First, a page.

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2018 Liverpool International BeatleWeek was a fantastic seven days
By Katie Eaton, Beatles News Liverpool Reporter
Liverpool -- Highlights of the 2018 Liverpool International BeatleWeek included something for everyone, from Beatles' VIP Guest Speakers Patti Boyd, the 75th Birthday celebration of George Harrison, a London Westend Musical Choir, the Analogues band making history by playing the complete White Band, to a "Scousechella" and much more.
At any time during the 2018 Liverpool International Beatleweek that started Wednesday, August 22 and ended Tuesday, August 28, a visitor would have a difficult time trying to figure out what band to listen to as there would be a minimum of two different bands playing at the same time in different venues or different stages within a single venue. The Cavern Club kicked off Beatleweek featuring some of its best performers, with Clark Gilmour, Paul Jones, Jon Keats each doing 2 hour sets at the Cavern Club Front.
The music didn't stop the night of August 22 until 1:30am in the Cavern Live Lounge, after Nowhere Band had finished their set. The next day, August 23, more Beatles tribute bands had arrived in town and then the tough decision begins with which band to listen to, when there are two or more other bands playing at the same time starting at 11am and finally ending at 2am in the Cavern Pub.
Friday, August 24, the organizers offered five different bands playing at three different venues on a total of five different stages nearly every hour starting at 11am at the Cavern Club and then at noon at the Alma De Cuba, where the 75th birthday celebration of George Harrison featured many Beatles and George Harrison tribute bands and performers playing the music of George Harrison.
Later that Friday night, "The Analogues", a Dutch Beatles themed tribute band, made history recently at the sold-out evening concert held at Liverpool Philharmonic, by performing all 30 songs on the White Album, from beginning to end, including the complete 8 min 22 sec of Revolution 9, along with a short video made by Dutch graphic film artist Jaap Drupsteen, which was shown to compliment Revolution 9. The video illustrated what the Revolution 9 song sounded like, a musical collage of odd sounds, seemingly randomly spoken words that get repeated, all combined for an unusual audio experience that has no catchy tune or backbeat of any kind. This fantastic short video transformed the entire Revolution 9 experience into a complete experience, wedding the audio with visual, a real first.
No other band has ever attempted such a feat because of the technical challenges "using analogue and period-correct instrumentation" involved in recreating The White Album, the Beatles' first double album. What makes "The Analogues" so unusual is that they use the same instruments that The Beatles used in 1967.
|The Analogues (Photo by Chrissie Stone)|
Walking back to the Adelphi Hotel, the fun was just starting for an all nighter where nearly 40 members of the London based "West End Musical Choir" directed by the gifted west end musical director Ben Van Tienen rehearsed three Beatles songs they planned to perform Saturday night at the Philharmonic Hall.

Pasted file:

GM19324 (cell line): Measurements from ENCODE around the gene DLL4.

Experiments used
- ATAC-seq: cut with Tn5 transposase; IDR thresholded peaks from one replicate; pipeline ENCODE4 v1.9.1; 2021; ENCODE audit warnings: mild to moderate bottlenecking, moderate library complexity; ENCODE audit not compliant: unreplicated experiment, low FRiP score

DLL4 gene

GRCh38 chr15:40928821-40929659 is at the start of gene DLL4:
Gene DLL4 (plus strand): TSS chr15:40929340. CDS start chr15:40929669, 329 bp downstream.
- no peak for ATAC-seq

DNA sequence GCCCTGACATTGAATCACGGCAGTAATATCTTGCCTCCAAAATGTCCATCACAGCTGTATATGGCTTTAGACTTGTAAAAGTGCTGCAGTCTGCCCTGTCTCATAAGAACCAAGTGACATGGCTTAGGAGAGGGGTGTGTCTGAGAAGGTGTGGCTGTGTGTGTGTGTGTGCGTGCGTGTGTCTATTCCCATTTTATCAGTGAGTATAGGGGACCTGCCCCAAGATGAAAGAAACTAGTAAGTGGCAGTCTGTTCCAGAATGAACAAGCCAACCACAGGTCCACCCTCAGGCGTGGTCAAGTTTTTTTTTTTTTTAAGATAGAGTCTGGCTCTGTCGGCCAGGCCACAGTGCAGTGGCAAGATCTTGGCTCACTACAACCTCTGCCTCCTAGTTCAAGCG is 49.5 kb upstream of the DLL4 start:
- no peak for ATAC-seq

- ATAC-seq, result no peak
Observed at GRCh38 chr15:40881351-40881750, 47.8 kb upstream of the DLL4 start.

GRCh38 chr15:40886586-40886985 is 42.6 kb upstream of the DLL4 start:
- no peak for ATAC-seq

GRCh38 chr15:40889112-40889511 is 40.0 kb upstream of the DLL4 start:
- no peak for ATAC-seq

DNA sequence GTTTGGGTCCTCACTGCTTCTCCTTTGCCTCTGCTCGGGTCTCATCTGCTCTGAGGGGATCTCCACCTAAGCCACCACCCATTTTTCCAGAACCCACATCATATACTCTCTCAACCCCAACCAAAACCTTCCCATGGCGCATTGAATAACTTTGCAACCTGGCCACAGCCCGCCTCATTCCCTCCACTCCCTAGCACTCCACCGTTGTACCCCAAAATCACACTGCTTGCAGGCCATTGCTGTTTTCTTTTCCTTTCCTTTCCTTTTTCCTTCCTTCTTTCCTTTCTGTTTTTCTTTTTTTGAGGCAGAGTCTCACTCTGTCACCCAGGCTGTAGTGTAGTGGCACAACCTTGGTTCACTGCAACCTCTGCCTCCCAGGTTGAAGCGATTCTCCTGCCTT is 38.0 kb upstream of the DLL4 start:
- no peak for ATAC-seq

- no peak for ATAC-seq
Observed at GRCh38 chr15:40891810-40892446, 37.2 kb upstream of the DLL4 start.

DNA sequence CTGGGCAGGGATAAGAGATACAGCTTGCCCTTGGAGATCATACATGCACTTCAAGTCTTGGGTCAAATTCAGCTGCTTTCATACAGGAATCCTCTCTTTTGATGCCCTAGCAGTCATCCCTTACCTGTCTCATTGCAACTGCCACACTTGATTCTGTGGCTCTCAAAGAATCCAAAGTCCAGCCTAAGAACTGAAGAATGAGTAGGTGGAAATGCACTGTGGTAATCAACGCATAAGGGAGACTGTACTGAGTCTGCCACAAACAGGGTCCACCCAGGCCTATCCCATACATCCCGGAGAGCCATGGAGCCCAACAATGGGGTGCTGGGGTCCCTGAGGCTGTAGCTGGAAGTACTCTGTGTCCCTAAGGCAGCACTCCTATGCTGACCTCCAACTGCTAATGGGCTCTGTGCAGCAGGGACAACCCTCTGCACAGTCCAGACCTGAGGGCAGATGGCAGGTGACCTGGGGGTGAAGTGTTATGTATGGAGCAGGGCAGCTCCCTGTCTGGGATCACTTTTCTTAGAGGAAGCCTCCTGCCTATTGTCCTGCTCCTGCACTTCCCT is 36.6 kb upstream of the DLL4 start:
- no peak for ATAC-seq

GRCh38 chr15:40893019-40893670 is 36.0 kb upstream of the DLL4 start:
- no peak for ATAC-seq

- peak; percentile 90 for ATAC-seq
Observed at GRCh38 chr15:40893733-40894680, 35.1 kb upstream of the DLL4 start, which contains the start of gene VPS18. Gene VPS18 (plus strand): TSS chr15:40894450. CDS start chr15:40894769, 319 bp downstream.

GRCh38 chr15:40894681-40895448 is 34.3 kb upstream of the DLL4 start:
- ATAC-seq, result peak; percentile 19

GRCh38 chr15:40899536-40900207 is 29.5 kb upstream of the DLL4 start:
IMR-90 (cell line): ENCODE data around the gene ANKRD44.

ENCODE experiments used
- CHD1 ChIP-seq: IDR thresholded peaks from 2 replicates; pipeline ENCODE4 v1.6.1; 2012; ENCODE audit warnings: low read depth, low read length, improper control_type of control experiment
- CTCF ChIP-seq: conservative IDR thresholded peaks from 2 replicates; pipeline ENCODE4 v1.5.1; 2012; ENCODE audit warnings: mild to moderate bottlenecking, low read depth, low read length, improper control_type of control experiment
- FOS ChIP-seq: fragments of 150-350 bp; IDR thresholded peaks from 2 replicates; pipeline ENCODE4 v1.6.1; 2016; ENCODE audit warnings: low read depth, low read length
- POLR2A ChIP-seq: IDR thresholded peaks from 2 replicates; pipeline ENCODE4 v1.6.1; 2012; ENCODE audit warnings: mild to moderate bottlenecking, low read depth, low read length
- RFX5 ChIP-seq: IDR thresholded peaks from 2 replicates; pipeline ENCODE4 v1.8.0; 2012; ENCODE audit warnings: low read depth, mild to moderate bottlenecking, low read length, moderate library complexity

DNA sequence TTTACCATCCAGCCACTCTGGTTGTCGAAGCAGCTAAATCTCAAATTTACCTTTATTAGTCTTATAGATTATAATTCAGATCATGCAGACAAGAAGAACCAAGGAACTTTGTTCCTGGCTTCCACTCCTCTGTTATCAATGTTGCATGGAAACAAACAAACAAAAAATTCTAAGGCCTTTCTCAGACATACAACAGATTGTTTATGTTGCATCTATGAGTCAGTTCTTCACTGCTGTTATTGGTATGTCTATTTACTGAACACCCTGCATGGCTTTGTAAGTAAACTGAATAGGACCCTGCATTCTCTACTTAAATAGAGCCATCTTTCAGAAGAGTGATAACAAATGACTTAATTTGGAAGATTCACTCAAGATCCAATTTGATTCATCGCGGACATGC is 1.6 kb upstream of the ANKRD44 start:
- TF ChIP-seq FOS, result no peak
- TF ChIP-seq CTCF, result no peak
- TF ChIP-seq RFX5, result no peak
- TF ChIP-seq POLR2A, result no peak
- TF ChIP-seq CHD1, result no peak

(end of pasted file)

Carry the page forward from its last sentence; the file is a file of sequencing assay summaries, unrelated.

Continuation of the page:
Saturday afternoon was a trip down memory lane at the Olympia Theatre, formerly the Locarno Ballroom, just an eight minute drive from the Liverpool Adelphi Hotel, where both the Rolling Stones last played on December 12, 1963 and the Beatles last played on February 14, 1963. There were two different stages, an acoustic stage in the back of the theatre for a smaller audience, and the main stage featuring Beatles tribute bands starting with "BackBeat," "Liverpool Beat" and "The Fab Fourever" from Vancouver, Canada, along with non-Beatles band "Rocks Off", a Rolling Stones styled tribute band, and ending with a blast from the past, the "Hideaways," a Merseybeat/R&B band that played more times than at the Cavern Club the Beatles and featured special guests Billy Kinsley and Beryl Marsden.
|Rocks Off (Photo by Katie Eaton)|
|The Hideaways (Photo by Katie Eaton)|
After the Locarno Ballroom trip down memory lane, the Liverpool Philharmonic Hall featured a very special evening concert "Lennon and McCartney Songbook," where the first half featured music from John Lennon, both solo and songs where he wrote most of the songs credited to Lennon-McCartney. This Lennon set was sung by the incredible Jimmy Coburn, with a few songs by the equally talented Jon Keats. The second half featured music from Paul McCartney's songbook sung by Jimmy's brother Tony Coburn, and then included a few songs sung by Bob Bartey, who made a special guest appearance and is remembered for his first performance at the Beatleweek convention in 1988.
The West End Musical Choir opened up the Saturday night sold-out "Lennon and McCartney Songbook" by performing "And I Love Her" and "Nowhere Man". Director Ben Van Tienen showed a stroke of genius in creating an innovative choral arrangements for the song "And I Love Her" by adding a bit of Paul McCartney's verse from his solo song "Silly Love Songs", "Some people like to fill the world with silly love songs" which seems to fit perfectly into "And I Love Her."
|The West End Musical Choir (Photo by Katie Eaton)|
Moving along, another fantastic all night party at the Adelphi started at 11:30 pm after the concert ended at the Philharmonic, giving attendees just enough time to walk back to the Adelphi hotel and take a short break.
Sunday, August 26 was the biggest day in the Beatleweek Convention, because the Adelphi Hotel lounge turned into a giant Beatles merchandise and memorabilia marketplace starting at 10am. Mark Lewisohn moderated each of the interviews for the guest speakers, starting with Tony Bramwell at 11:30am, followed by Freda Kelly at 1pm, Patti Boyd at 2:45pm and finally Joey Molland at 4:15pm.